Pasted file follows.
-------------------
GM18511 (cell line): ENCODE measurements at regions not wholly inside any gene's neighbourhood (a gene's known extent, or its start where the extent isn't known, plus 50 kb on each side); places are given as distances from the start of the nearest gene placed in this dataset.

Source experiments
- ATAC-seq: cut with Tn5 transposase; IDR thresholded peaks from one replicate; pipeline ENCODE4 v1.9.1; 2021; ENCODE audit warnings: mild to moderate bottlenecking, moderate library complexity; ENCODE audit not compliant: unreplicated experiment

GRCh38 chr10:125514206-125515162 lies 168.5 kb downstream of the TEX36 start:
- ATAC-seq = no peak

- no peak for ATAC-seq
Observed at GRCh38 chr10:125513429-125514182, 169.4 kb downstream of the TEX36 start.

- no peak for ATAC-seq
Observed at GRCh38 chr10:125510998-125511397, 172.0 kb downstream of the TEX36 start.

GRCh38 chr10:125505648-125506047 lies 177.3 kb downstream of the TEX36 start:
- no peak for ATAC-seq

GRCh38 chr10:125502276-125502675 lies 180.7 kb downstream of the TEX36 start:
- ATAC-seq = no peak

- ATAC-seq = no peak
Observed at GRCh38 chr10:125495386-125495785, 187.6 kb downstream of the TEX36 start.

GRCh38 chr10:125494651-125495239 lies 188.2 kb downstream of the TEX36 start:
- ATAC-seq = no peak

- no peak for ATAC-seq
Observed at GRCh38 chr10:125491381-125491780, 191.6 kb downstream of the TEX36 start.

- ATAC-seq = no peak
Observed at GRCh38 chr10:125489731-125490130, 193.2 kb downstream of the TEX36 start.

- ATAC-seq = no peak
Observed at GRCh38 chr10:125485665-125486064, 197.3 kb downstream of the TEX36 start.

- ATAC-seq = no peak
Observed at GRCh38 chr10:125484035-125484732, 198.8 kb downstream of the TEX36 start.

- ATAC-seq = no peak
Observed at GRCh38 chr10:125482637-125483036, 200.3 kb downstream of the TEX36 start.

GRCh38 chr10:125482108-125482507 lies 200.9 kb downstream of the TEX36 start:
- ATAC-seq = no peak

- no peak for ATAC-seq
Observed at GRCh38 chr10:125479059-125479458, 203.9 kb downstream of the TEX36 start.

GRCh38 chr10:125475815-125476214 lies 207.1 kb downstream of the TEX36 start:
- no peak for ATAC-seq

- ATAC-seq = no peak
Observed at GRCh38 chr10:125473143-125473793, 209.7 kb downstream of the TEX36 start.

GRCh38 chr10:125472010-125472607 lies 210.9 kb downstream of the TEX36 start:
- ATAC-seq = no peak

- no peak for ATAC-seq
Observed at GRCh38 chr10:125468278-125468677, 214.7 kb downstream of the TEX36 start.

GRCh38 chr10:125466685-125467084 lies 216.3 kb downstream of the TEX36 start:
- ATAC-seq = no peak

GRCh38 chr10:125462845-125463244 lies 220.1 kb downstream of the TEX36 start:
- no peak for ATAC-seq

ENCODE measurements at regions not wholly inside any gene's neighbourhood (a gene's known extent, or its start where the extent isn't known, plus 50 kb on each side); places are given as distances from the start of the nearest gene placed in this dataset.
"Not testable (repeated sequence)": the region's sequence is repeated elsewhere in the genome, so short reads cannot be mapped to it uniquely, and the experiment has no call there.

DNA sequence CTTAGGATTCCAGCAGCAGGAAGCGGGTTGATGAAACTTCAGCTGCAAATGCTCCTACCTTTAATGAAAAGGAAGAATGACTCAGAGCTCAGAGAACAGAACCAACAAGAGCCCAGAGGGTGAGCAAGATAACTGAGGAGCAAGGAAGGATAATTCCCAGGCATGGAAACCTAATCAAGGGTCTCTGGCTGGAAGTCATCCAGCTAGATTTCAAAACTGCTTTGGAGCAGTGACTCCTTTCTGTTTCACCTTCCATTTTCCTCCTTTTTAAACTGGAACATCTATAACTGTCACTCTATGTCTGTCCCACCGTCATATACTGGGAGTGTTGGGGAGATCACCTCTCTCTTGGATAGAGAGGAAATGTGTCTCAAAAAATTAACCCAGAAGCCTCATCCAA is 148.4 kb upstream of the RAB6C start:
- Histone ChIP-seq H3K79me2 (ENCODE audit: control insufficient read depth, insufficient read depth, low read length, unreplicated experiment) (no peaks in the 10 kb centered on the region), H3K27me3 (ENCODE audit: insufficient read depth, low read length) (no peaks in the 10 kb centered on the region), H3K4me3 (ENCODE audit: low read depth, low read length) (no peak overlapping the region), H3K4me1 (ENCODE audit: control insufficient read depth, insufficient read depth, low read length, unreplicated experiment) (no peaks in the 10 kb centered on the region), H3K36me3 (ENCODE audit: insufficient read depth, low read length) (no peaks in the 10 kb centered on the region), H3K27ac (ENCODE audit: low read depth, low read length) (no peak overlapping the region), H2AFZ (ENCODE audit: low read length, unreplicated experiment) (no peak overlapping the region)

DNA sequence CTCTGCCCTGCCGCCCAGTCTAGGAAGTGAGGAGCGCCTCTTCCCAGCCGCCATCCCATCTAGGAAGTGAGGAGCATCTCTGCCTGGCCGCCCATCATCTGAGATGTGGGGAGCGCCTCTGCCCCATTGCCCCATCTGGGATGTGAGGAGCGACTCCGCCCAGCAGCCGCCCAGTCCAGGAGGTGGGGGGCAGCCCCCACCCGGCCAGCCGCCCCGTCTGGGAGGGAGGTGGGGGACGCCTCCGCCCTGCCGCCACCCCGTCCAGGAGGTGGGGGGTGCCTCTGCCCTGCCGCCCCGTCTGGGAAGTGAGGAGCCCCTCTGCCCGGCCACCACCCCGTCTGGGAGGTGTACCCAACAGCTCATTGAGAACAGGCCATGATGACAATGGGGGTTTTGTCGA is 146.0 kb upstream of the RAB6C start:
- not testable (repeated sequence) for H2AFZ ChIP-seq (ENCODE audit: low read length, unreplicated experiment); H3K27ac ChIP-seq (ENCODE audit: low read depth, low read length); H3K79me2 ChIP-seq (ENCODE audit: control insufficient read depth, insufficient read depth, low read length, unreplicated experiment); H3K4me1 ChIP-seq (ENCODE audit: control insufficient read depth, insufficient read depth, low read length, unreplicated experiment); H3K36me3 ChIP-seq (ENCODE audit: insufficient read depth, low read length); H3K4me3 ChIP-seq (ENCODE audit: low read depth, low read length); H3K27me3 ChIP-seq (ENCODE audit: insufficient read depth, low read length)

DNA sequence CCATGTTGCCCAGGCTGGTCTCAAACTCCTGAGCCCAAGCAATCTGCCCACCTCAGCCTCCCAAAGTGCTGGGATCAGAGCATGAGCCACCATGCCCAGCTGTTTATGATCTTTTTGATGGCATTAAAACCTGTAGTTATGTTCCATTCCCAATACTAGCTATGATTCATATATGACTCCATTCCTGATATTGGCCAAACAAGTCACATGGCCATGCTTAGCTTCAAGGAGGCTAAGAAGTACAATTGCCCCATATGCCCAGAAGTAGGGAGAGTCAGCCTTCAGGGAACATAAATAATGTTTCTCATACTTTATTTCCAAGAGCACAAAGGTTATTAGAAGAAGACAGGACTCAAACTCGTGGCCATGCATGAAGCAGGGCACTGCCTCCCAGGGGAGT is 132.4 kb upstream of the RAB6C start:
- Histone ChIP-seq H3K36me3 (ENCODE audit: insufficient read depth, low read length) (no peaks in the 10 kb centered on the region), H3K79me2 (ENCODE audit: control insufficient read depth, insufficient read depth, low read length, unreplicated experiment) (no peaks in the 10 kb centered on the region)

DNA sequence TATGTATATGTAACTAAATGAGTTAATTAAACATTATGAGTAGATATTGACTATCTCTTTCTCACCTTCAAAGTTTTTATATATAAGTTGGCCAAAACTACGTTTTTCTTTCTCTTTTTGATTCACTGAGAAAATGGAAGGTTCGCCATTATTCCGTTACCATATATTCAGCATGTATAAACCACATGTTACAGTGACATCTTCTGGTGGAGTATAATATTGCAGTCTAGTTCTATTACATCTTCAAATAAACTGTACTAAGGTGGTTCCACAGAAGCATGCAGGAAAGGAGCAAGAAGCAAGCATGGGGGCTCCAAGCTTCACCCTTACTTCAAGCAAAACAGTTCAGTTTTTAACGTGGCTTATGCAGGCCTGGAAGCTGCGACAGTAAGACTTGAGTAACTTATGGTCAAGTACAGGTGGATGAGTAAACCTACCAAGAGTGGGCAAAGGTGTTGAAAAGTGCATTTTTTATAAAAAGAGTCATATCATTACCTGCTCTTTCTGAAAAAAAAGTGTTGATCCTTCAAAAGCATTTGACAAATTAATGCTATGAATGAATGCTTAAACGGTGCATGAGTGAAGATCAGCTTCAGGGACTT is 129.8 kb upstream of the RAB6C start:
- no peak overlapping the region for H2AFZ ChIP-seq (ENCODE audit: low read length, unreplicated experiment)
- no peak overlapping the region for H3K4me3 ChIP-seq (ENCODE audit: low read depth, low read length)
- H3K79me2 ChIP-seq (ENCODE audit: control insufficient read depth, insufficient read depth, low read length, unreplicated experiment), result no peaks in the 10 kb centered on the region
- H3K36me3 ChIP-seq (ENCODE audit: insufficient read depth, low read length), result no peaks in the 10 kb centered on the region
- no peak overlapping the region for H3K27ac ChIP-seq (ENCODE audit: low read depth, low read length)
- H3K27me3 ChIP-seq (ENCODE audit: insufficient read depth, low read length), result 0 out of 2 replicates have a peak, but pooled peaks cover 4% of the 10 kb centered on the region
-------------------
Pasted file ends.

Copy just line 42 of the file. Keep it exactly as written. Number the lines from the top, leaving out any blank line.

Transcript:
GRCh38 chr10:125462845-125463244 lies 220.1 kb downstream of the TEX36 start: